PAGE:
Updated: Mar 21, 2019
With the increasing challenges of global competition and shifting market demands, virtual teams are finding it essential to effectively manage meetings anywhere and anytime. Fast-changing technology has provided project managers with tools to facilitate constant communication. Whether it is Skype or other conference technologies over mobile devices, it is well accepted that conducting meetings now transcends geographic boundaries.
However, conducting virtual meetings among any number of colleagues who are physically separated, working remotely and representing multiple agendas and cultures provides additional challenges. Because of this, it can be difficult for virtual meetings to achieve their intended goals or to be considered an “amazing success.”
The Potential of Virtual Teams
As someone who has made it my life’s work to explore global environments and effective behaviors of Virtual Teams, I understand that teams, virtual or otherwise, are formed to fulfill an important need, often to secure a powerful competitive advantage.
While Virtual Teams offer many advantages, the lack of in-person interaction creates its own set of issues. Perhaps the most critical one is the difficulty in maintaining clear, concise communication among virtual team members. Connection is the lifeblood of organizations, and without a human connection to facilitate communication, virtual teams cannot achieve optimum performance. This applies to virtual meetings in the form of both conference and video calls.
10 Strategies to Make Your Virtual Meetings Successful
The good news is that you can follow specific actions to improve the effectiveness of virtual meetings. As the meeting leader or facilitator, you can follow these 10 proven tips to make your virtual meetings successful.
The facilitator of the meeting does not always have to be the person who calls the meeting, although it often is. The facilitator should be skilled in group dynamics and cross cultural and language appreciation, as well as asking relevant questions and managing time. Assign a note-taker and time-keeper for your virtual meetings and consider rotating the roles among team members.
State the objectives at the onset of the call so participants are aware of the desired end results for this meeting.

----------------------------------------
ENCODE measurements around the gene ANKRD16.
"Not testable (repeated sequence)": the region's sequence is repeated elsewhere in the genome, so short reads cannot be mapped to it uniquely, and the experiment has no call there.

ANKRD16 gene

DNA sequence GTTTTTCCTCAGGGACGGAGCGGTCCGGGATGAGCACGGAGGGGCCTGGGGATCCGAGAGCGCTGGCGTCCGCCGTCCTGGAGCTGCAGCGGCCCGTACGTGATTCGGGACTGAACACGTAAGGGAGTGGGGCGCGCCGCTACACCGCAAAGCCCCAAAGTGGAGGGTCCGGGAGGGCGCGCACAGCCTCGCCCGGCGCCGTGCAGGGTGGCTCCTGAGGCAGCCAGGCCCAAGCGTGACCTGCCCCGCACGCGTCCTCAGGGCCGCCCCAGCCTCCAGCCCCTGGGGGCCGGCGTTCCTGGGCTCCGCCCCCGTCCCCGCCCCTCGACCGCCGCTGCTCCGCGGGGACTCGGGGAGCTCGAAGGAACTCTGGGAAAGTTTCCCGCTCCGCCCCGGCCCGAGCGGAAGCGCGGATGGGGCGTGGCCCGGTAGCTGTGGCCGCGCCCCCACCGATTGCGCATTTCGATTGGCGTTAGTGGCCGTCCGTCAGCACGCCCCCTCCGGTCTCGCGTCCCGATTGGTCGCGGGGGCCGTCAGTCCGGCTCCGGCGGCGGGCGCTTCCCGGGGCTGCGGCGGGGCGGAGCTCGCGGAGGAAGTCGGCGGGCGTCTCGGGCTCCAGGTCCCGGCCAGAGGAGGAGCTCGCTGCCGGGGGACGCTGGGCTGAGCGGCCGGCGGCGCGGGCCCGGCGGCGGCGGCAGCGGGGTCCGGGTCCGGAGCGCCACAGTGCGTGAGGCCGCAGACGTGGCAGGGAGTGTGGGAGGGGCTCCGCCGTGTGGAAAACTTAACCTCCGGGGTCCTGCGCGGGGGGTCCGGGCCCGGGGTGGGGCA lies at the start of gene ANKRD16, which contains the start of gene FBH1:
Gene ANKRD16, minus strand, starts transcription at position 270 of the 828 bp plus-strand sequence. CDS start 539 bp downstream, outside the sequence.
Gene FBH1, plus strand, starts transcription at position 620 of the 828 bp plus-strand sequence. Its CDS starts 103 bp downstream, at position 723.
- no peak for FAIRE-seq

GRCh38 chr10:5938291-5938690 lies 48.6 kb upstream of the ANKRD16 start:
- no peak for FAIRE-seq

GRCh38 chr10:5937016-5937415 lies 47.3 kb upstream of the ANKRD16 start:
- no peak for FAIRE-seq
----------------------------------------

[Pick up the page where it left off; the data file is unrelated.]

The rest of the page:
Decide on ground rules in advance of the meeting, and remind participants of them.
These can be as simple as:
Make sure that callers says hello and introduce themselves.
Say your name each time you speak.
Use your mute button to eliminate background noises.
Focus your comments and keep them short.
Pause halfway through the meeting to check in with participants about the meeting process. Ask them what’s going well and what needs to change and incorporate this feedback into the second half of the meeting. Checking in halfway allows the facilitator to adjust before the end of the meeting. Engage participants again at the end of the meeting and apply this feedback to future meetings.6. Protect self-esteem by ensuring that everyone is treated with respect.
Facilitators should model respectful behavior to meeting participants. Help meeting participants establish specific ground rules such as “respect each other” and “listen without judgment.” When a small group of people dominates the discussion or has side conversations, remind them of the shared ground rules and refocus the conversation.
Gently and firmly intervene if a participant is off-topic or acting out of sync with the ground rules. For example, say, "Thanks, Jean, for making that point. Let's note it for later since it's not part of today's agenda." or, “Jason, let’s let Michael finish the point before responding to it. Thank you.”8. Be sure to get everyone involved to maximize the entire group's input.
Ask yourself, “Is this meeting necessary, or could the discussion be replaced by email?” If you decide the meeting is necessary, make sure it’s an interactive experience for everyone. This is more difficult when participants are connecting through technology. Keep track of who is actively engaged, and draw silent individuals into the discussion.9. Debrief at the end of the virtual meeting.
Ask team members whether they found the meeting valuable and what they want to Stop/Start/Continue. See how well the meeting matched your agenda and intended outcomes. Conclude the call by summarizing, confirming decisions and reiterating next steps.
Evaluate what worked and what didn't before planning the next meeting. Was every participant essential? Could the issues have been handled differently? Was this precious time used to brainstorm, resolve differences and make decisions instead of just to share information?
Virtual meetings are indispensable for moving complex projects along between colleagues who live and work remotely. These 10 strategies go a long way towards making them successful.
Does your organization hold virtual meetings? What makes them (un)successful?